On Wednesday, a judge sentenced Carrington to life in prison, with the possibility of parole after 15 years. Carrington was also sentenced to jail time for violating a restraining order Walker had taken out against him.

Walker’s daughter addressed the court before Carrington’s sentencing.

“We will forever have to live with the fact that such thoughtless, hateful behavior is what led to another human being losing their life before their time. From this day forth, our family has to battle with constant feelings of loss and loneliness,” she said.

The Suffolk County District Attorney’s office reminded victims of domestic violence that they should call 911 in an emergency. A statewide domestic violence hotline, SafeLink, is also available at 877-785-2020.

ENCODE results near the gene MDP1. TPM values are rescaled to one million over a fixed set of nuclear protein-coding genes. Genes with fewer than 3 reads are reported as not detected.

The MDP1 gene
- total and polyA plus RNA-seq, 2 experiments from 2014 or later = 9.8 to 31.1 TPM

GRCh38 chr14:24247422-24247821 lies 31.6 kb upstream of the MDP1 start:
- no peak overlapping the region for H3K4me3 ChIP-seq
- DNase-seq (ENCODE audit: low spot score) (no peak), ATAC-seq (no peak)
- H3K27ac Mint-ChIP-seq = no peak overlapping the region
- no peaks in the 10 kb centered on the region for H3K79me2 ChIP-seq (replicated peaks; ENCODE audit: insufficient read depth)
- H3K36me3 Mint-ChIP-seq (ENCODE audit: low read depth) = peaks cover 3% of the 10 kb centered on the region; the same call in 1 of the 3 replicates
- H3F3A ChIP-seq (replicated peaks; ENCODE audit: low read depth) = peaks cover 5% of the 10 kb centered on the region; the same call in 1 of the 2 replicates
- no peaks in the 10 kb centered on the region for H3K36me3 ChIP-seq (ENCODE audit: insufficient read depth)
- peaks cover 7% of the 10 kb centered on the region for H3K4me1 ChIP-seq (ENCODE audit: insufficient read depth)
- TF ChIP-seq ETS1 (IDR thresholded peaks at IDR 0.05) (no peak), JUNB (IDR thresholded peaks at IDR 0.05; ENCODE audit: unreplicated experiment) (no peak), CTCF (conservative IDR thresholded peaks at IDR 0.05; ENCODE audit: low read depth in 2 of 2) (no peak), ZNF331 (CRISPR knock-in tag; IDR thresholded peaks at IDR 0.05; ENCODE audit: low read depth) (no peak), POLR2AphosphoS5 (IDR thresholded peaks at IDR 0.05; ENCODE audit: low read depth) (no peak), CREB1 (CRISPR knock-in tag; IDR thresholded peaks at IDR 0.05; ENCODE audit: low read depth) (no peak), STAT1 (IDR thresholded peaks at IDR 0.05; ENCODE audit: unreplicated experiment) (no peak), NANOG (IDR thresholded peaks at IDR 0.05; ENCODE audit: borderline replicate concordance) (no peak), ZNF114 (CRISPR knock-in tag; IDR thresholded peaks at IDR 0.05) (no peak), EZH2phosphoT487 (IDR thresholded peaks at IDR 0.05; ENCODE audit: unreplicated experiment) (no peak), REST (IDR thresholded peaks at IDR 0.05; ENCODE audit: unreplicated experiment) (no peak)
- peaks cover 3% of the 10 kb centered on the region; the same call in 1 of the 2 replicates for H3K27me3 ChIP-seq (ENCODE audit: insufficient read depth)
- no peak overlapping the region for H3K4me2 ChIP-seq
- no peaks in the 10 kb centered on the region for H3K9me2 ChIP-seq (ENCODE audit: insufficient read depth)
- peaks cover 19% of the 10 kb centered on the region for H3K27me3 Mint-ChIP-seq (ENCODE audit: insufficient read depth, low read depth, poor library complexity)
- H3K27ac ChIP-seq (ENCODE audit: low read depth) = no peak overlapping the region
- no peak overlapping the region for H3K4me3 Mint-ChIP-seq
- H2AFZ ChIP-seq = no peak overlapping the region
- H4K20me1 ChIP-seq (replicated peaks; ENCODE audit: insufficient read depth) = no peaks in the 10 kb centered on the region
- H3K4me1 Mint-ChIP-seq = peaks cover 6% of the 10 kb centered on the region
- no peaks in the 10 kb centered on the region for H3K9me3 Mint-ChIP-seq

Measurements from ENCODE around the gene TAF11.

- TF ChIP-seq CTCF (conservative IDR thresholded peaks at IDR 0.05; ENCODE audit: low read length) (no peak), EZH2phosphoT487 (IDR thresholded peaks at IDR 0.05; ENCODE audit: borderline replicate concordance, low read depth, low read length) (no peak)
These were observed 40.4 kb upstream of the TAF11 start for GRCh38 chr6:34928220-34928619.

SafeLink is answered by trained advocates 24 hours a day in English, Spanish, and Portuguese, as well as TTY at 877-521- 2601. It also has the capacity to provide multilingual translation in more than 140 languages.

Three men charged with murder for 2014 Mattapan double murder

Three men have been arrested in connection with a shooting that killed two people in 2014.

Teasia Montgomery

Teasia Montgomery

On April 14, Steven Stephen, 26, and Tony Evans, 25, were arraigned in Suffolk Superior Court. Both men were charged with two counts of first-degree murder and one count of unlawful possession of a firearm in relation to the murder of Clarence McGregor and Teasia Montgomery. Stephen was already in state custody on an unrelated gun charge, and police arrested Evans in Charlotte, North Carolina.